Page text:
One commercially available feed containing C.sub.8 and C.sub.9 aromatic unsaturated hydrocarbons comprises about 10 wt. % styrene, about 1.3 wt. % alpha-methyl styrene, about 11 wt. % meta vinyl toluene, about 4 wt. % para vinyl toluene, about 13 wt. % indene, about 1 wt. % di-methyl styrene about 0.5 wt. % 1-methyl indene, the remainder being mainly non-olefinic aromatic hydrocarbons.
Feed B i.e. the C.sub.5 -aliphatic unsaturated hydrocarbon-containing feed is typically a C.sub.5 distillate in the range of -20 100 isoprene, butadiene, hexadiene etc.
Feed A especially when polymerised first, may contain up to 18 wt. % e.g. up to 15 wt. % of C.sub.4 or C.sub.5 unsaturated aliphatic hydrocarbons (based on total weight of monomers in feed) such as those described above in connection with feed B. This proportion of C.sub.4 or C.sub.5 hydrocarbon is preferably from 2 to 10 wt. % based on the total weight of monomers in feed A.
Each feed is preferably dissolved in a diluent and such diluents may be for example aromatic hydrocarbons such as benzene, xylene, toluene; aliphatic hydrocarbons such as heptane, pentane, hexane; naphtha distillates: or halogenated hydrocarbons such as chlorobenzene.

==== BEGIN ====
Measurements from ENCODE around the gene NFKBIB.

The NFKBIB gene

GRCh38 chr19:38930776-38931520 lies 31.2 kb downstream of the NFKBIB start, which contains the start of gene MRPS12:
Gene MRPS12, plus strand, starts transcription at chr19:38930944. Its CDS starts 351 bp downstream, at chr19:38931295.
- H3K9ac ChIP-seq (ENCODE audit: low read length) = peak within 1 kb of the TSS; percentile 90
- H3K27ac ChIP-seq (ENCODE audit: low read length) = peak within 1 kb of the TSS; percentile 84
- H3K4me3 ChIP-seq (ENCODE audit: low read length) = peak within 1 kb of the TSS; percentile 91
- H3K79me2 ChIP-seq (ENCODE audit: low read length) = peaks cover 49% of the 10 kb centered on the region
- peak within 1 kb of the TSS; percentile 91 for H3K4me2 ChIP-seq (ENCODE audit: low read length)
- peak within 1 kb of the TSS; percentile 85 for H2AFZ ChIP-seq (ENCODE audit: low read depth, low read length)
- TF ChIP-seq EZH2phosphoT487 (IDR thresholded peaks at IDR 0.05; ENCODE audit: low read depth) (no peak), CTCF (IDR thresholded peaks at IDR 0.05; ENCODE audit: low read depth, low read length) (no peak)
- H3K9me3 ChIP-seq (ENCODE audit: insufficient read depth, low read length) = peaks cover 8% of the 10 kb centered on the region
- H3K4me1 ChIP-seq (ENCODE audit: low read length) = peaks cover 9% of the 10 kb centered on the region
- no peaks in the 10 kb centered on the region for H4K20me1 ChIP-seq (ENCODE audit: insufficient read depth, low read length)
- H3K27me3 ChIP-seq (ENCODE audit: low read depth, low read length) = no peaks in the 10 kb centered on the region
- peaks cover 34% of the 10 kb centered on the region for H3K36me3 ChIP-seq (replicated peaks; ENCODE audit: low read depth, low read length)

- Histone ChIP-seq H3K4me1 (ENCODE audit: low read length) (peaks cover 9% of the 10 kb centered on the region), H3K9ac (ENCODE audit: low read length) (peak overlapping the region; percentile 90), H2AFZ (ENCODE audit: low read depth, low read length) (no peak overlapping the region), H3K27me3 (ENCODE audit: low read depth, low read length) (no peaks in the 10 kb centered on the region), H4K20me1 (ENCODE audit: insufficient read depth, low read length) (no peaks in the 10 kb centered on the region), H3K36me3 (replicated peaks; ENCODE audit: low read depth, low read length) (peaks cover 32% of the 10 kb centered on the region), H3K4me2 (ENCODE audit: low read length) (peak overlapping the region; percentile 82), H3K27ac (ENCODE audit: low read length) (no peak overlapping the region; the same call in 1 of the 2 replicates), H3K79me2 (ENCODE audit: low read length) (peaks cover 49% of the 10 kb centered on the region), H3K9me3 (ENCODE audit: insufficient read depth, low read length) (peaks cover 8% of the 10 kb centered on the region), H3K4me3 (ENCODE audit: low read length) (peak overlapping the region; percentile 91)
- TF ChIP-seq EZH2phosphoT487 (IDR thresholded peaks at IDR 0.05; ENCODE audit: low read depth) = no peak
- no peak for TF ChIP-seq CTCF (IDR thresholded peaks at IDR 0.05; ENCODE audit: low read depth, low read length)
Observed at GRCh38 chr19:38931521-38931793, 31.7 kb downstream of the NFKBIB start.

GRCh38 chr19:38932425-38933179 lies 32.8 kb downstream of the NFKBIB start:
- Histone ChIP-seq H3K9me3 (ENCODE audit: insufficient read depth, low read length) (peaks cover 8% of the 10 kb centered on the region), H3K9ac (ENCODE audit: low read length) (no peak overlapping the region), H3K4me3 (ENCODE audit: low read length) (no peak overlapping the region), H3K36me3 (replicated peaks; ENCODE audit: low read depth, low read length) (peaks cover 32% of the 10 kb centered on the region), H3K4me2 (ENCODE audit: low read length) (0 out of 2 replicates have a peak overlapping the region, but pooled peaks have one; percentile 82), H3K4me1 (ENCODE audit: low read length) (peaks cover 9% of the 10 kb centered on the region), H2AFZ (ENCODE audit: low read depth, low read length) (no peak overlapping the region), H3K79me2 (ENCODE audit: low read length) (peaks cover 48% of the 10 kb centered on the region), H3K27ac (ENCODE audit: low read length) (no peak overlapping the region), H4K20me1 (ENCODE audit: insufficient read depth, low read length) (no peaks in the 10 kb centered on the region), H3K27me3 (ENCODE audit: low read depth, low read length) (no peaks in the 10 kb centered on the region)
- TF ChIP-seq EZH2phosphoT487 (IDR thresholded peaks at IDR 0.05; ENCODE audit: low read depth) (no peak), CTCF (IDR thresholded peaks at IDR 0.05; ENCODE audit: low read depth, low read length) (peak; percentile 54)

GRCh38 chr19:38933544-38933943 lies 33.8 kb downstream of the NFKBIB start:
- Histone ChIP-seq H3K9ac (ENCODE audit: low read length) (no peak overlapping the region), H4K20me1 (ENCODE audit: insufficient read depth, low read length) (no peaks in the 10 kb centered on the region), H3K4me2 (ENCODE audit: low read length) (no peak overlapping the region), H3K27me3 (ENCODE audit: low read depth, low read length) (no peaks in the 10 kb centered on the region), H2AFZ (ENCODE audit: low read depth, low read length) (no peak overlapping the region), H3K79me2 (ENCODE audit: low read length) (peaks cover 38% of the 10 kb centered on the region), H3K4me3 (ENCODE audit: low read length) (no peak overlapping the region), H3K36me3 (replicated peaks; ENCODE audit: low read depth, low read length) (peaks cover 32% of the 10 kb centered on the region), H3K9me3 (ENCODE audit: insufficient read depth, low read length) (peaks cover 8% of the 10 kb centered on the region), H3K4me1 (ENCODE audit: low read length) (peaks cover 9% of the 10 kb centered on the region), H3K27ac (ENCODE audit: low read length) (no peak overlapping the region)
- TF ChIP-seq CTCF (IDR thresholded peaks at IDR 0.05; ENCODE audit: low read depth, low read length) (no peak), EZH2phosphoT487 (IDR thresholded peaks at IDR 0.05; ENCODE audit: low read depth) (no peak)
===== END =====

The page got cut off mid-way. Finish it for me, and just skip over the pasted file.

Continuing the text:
The amount of diluent is preferably 20 to 1000 parts by weight per 100 parts by weight of monomer, more preferably 50 to 500 parts by weight per 100 parts by weight of monomer.
The polymerisations should take place in the presence of a Friedel-Crafts catalyst.
Suitable Friedel-Crafts catalysts include aluminium chloride, aluminium bromide, aluminium chloride/hydrochloric acid/aromatic hydrocarbon complex or aluminium chloride/ alkyl halide/aromatic hydrocarbon complex. In the former complex the aromatic hydrocarbon is preferably an alkylated hydrocarbon, e.g. O-xylene, mesitylene, ethyl benzene or isoproyl benzene and in the latter complex the alkyl chain of the alkyl halide can be linear or branched and can vary from 1 to 30 carbon atoms.
Other suitable Friedel-Crafts catalysts are acid liquid AlCl.sub.3 sludges obtained as by-products during the alkylation of benzene or any other substituted aromatics (e.g. toluene or xylene) with branched chain olefins.
Apart from aluminium trichloride, the preferred Friedel-Crafts catalyst is boron fluoride gas or a complex of BF.sub.3 with aromatic compounds such as phenol.
Generally, from 0.1 to 5 wt. %, e.g. 0.2 to 1.5 wt. % of Friedel-Crafts catalyst based on the total weight of monomers is used.
In the first polymerisation the reaction temperature is preferably 0 and the reaction pressure may be atmospheric or higher or lower than atmospheric.
In order to avoid the production of large quantities of C.sub.5 /aromatic random copolymers in the second polymerisation step which would produce a resin having poor pressure sensitive adhesion properties it is necessary for the residence time to be sufficient for complete polymerisation of feed A or feed B in the first polymerisation step. In practice a reaction time of several minutes to 12 hours, preferably 0.2 to 3 hours is usually necessary.